Cave rescue boys will be able to leave hospital next week

Cave rescue boys will be able to leave hospital next week

Cave rescue boys will be able to leave hospital next week

The Australian diver said at first his team was given the job of helping with supplies before joining others to pass the boys through tight, watery crevices in the caves. "Initially we weren't certain they were all alive - as they were coming down I was counting them until I got to 13", he said after his arrival at London's Heathrow airport.

Officials at Chiangrai Prachanukroh Hospital told reporters at Saturday's press conference that all 13 are tentatively scheduled to be discharged Thursday.

Twelve Thai boys and their football coach rescued from a flooded cave in Thailand are recovering well and will be discharged from hospital next week, the health minister has said.

Though the group are healthy and in good spirits, they remain in an isolation ward waiting for the medical all-clear after more than two weeks stuck deep underground in an environment where they could have been exposed to nasty diseases.

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Despite the positive assessments so far experts have said they would all need to be monitored closely for signs of psychological distress that could take months to manifest. Some lost as much as 11lb in weight during the terrifying ordeal but all are expected to make a full recovery.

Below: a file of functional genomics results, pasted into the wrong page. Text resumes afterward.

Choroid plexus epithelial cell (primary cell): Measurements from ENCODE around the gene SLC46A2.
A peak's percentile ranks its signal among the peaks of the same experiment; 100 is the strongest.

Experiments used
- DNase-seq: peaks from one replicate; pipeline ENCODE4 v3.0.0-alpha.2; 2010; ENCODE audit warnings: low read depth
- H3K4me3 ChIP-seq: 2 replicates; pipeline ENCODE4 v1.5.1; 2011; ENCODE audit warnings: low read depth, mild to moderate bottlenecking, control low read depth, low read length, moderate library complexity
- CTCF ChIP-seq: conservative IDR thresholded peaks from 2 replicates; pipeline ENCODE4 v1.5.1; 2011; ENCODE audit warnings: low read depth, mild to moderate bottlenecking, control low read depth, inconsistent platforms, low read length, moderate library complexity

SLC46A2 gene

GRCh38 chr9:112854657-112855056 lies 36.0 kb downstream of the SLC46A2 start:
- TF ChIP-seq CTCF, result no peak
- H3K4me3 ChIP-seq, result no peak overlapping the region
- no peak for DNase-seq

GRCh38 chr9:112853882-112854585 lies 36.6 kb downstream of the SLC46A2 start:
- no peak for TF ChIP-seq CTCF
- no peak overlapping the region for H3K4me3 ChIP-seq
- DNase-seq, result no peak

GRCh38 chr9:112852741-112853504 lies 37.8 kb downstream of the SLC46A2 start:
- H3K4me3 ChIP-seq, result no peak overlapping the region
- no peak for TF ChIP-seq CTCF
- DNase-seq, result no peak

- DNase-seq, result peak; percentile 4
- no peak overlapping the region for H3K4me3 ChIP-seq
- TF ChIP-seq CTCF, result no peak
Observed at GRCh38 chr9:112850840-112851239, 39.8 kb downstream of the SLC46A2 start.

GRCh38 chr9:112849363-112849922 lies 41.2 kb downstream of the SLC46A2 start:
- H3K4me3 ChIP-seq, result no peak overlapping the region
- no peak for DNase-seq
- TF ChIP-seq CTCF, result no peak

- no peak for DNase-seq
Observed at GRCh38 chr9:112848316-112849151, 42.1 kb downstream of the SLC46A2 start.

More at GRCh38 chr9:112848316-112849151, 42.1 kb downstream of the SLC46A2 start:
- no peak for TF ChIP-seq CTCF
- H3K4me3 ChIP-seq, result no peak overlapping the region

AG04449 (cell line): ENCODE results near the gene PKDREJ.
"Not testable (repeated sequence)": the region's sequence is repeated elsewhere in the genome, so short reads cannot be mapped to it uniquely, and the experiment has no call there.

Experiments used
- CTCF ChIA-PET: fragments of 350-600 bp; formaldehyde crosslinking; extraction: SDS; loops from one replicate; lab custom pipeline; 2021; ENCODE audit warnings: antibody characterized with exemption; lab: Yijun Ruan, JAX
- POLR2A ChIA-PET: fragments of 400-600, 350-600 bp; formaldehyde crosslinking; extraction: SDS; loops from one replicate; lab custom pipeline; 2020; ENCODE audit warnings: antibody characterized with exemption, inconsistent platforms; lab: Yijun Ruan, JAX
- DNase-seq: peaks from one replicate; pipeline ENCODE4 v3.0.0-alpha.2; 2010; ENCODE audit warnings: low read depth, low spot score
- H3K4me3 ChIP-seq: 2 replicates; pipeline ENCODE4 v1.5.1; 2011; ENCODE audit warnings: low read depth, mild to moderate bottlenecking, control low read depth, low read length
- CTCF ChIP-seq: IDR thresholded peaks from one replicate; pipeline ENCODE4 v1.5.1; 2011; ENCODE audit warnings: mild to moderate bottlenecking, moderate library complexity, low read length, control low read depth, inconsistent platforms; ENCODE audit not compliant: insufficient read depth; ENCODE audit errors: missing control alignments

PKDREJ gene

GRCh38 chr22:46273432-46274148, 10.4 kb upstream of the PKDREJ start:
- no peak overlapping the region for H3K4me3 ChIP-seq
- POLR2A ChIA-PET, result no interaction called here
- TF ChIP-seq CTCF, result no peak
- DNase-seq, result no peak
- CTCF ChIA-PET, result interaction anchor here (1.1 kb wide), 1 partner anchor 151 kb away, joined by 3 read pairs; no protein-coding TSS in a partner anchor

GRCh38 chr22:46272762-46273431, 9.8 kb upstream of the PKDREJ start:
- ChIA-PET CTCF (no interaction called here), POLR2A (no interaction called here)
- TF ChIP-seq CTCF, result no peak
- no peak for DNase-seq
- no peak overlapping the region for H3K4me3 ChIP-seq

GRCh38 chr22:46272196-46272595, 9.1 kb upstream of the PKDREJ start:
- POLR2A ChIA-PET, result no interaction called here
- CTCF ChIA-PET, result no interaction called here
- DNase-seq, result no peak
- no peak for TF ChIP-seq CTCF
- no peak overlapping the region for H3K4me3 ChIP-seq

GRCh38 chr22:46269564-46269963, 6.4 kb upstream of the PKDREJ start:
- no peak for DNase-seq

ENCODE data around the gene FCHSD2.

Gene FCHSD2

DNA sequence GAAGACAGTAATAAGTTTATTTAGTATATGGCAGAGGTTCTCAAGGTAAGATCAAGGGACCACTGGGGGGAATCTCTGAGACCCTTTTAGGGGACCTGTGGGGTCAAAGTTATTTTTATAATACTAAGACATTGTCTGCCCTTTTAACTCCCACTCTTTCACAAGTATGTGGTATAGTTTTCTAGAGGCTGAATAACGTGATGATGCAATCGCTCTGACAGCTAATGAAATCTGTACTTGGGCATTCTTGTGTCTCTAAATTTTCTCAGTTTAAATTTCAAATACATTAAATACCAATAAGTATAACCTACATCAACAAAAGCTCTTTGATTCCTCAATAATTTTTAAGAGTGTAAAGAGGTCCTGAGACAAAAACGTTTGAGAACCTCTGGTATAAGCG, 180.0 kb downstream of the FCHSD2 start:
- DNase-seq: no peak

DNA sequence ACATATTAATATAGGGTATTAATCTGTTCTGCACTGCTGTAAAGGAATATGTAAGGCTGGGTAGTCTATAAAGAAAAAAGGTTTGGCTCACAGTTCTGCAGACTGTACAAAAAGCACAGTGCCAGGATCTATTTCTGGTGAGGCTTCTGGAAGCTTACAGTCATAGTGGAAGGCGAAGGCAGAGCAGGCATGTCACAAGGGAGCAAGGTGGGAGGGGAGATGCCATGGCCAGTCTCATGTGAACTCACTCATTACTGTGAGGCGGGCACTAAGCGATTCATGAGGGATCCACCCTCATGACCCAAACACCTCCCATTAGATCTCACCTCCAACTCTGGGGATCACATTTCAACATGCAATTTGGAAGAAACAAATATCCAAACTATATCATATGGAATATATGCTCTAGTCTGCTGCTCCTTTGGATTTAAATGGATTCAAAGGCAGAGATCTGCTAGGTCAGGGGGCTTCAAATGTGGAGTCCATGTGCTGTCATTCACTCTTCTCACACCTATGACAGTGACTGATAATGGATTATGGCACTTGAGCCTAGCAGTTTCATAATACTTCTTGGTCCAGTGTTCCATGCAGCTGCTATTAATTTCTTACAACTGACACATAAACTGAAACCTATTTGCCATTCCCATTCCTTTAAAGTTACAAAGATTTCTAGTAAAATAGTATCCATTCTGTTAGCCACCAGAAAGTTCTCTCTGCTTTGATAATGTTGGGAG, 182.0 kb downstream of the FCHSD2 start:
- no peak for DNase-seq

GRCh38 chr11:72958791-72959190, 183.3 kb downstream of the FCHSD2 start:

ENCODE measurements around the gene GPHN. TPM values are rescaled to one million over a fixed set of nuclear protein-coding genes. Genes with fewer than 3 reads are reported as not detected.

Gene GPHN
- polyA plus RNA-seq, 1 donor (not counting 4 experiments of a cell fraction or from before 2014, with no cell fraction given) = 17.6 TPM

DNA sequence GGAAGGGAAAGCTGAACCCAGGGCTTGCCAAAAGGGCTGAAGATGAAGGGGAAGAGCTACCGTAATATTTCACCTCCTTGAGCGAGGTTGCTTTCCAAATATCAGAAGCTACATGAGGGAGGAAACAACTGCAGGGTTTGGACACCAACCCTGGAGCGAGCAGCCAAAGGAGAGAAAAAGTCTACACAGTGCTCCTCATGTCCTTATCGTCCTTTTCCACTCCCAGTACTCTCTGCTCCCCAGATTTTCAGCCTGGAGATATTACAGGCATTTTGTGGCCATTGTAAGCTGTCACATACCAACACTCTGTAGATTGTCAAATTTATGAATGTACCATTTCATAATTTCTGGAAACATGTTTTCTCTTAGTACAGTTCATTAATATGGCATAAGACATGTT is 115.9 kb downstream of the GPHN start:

The "Wild Boars" football team are to miss the live telecast of the World Cup final tonight, to spare them the excitement, just a week after the 12 boys and their coach were rescued from a flooded cave.

He warned relatives of the boys to resist giving interviews to media over fears they could have a negative impact on their mental health.

Around 6pm local time on Tuesday it was a moment of relief for loved ones when the last child emerged from the cave, safely followed by the 25-year-old coach.

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The hunt to find them turned into an global rescue operation involving thousands of people, from specialist divers to an army of local volunteers. Duangpetch said that Ekkapon told the boys not to move and to stay still so that they would save their energy. "We have to admire the coach that he managed well in this situation". They began their brief statements thanking their rescuers with a "wai", the traditional Thai greeting.

The youngest boy, 11-year-old Chanin Vibulrungreung, said in the video that his health is improving.

Rick Stanton, from Coventry, said he was using a "very unique skill set" to "give something back to the community". "I want to say thanks to everyone that anxious", he said.

Local military, police, and the Thai Navy SEALs worked alongside thousands of local and global volunteers, divers, doctors, and experts to aid in the urgent rescue mission.

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The 12 boys, aged between 11 and 16, and their coach became trapped on June 23 when they were cut off by floodwaters while exploring the cave.

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